On some roots of creativity

The possibility has to be considered that the infant, in danger of overwhelming himself with his own excitement, forms object-representations in ways dictated by expediency. It is necessary for survival to establish in one's mind an all-powerful and loving object-representation that contains in it major parts of the self-representation. In fact, all the vital and affective functions are attributed to the parenting object and are used only under a "franchise-like" illusion. From infancy we are just like the "hypnotized" person or the patient who has received a placebo and carries out self-caring or self-soothing functions under the illusion that he/she is not doing it on their own but the transference object is doing it. In considering the challenge of creating a coherent self-representation within the amazing world of perceptions and affects, it can be readily seen that it is very easy to overwhelm oneself, even for an adult just trying to imagine it. It is most helpful to use Stern's suggestion that probably a sense of self emerges gradually from the consolidation of various nuclear clusters of self-views. He listed (1) a self-agency, representing the recognition of one's volition and capacity to act; (2) a sense of self-coherence, representing a sentience of what remains constant within one's own purveyance; (3) a sense of self-affectivity, representing the recognition of feelings, that is, the subjective aspect of affective living; and (4) a sense of self-history, representing a registration of continuity and a recognition of what "goes on being." In our perusal of what we can learn by confronting the alexithymia picture lessons from developmental psychobiology and direct observations of infant behavior, we get useful clues to the origins of creativity. The epigenetic history of affects and the development of affect tolerance show us how these functions evolve in the context of the interaction of the infant and mother. The success in containing one's own excitement and keeping one's affects in manageable intensity so that they are useful for information processing is made possible by congruent responses of the mothering parent. This situation prolongs the illusions of symbiosis and omnipotence to their optimal duration, permitting a period of guilt-free practicing of self-soothing and self-gratification. By not forcing the conscious recognition of mother's externality and the confrontation with one's own rage and helplessness, the mother helps the infant to avoid a premature formation of an "external" object-representation.(ABSTRACT TRUNCATED AT 400 WORDS)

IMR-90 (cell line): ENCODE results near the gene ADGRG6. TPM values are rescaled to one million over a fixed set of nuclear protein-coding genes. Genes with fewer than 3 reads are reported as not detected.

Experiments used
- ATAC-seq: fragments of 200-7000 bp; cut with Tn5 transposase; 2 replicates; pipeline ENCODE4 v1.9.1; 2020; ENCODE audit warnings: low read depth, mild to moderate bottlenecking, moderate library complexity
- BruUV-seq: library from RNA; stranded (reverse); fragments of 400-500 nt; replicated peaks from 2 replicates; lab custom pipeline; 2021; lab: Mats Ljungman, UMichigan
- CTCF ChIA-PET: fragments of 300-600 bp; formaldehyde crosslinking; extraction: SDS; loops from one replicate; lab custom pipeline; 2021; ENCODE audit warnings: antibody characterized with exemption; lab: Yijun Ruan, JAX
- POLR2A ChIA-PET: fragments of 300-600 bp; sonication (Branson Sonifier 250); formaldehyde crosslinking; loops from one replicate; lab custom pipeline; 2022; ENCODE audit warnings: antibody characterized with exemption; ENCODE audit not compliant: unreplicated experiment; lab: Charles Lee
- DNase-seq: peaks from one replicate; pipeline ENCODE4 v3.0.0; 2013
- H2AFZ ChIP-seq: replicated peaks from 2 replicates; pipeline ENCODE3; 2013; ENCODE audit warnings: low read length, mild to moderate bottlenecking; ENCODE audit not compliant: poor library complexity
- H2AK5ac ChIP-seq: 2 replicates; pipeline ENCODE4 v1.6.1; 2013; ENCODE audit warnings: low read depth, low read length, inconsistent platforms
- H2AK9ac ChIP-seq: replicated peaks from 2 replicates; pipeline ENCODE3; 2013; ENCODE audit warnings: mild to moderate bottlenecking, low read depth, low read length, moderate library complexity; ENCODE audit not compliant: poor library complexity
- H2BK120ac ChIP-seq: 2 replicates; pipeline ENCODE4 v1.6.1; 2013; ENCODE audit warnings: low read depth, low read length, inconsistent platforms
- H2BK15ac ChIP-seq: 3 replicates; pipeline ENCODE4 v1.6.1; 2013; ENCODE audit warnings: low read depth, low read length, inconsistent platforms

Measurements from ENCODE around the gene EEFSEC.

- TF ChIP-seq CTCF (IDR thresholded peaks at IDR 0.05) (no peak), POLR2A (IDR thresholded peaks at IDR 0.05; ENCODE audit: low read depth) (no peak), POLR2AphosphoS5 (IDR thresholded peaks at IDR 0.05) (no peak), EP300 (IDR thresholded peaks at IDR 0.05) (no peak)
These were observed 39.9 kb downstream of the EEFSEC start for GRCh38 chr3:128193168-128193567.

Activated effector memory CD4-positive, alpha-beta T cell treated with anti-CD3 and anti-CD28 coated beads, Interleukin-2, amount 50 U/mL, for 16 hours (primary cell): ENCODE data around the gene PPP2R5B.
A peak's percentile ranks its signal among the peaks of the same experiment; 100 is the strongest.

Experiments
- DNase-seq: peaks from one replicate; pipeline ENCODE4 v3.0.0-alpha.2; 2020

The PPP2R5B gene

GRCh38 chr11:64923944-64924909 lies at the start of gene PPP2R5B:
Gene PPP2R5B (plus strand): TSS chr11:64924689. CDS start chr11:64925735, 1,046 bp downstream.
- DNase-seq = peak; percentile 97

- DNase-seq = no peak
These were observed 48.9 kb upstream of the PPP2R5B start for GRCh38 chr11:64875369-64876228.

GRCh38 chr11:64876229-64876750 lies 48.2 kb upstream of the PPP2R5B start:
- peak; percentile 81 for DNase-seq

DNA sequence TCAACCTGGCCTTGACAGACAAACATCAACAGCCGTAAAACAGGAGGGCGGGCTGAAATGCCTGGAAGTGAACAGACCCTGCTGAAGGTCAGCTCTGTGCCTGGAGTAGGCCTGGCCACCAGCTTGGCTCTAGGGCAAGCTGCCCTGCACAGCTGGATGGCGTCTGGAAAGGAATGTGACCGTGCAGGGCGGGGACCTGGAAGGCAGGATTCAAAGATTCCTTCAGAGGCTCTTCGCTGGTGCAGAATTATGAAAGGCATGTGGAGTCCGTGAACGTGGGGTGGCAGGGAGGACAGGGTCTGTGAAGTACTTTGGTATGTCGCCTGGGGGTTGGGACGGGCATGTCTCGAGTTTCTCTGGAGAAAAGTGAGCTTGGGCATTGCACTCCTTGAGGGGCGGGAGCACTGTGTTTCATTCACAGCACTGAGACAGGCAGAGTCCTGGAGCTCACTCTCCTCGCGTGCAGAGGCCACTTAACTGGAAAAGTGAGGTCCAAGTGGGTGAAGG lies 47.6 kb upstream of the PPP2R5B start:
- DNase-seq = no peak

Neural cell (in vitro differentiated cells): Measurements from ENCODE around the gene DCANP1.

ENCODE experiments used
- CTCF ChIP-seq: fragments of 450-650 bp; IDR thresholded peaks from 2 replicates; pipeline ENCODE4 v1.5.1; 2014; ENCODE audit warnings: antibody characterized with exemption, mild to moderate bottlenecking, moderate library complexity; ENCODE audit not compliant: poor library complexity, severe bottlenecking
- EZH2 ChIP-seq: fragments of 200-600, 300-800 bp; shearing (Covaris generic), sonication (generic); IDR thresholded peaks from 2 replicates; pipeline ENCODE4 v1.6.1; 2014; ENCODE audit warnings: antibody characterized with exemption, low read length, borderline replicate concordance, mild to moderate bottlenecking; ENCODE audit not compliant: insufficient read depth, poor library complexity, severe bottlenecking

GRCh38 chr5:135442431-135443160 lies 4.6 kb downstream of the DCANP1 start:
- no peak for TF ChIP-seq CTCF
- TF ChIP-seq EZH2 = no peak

Krystal, H.
Item Type: 
Journal Article
Publication Title: 
The Psychiatric Clinics of North America
Journal Abbreviation: 
Psychiatr. Clin. North Am.
Publication Date: 
Publication Year: 
Library Catalog: 
PMID: 3067233

Turabian/Chicago Citation

H. Krystal. 1988-09. "On some roots of creativity." The Psychiatric Clinics of North America 11: 3: 475-491.

Wikipedia Citation

<ref> {{Cite journal | doi = | issn = 0193-953X | volume = 11 | pages = 475-491 | last = Krystal | first = H. | coauthors = | title = On some roots of creativity | journal = The Psychiatric Clinics of North America | date = 1988-09 | pmid = | pmc = }} </ref>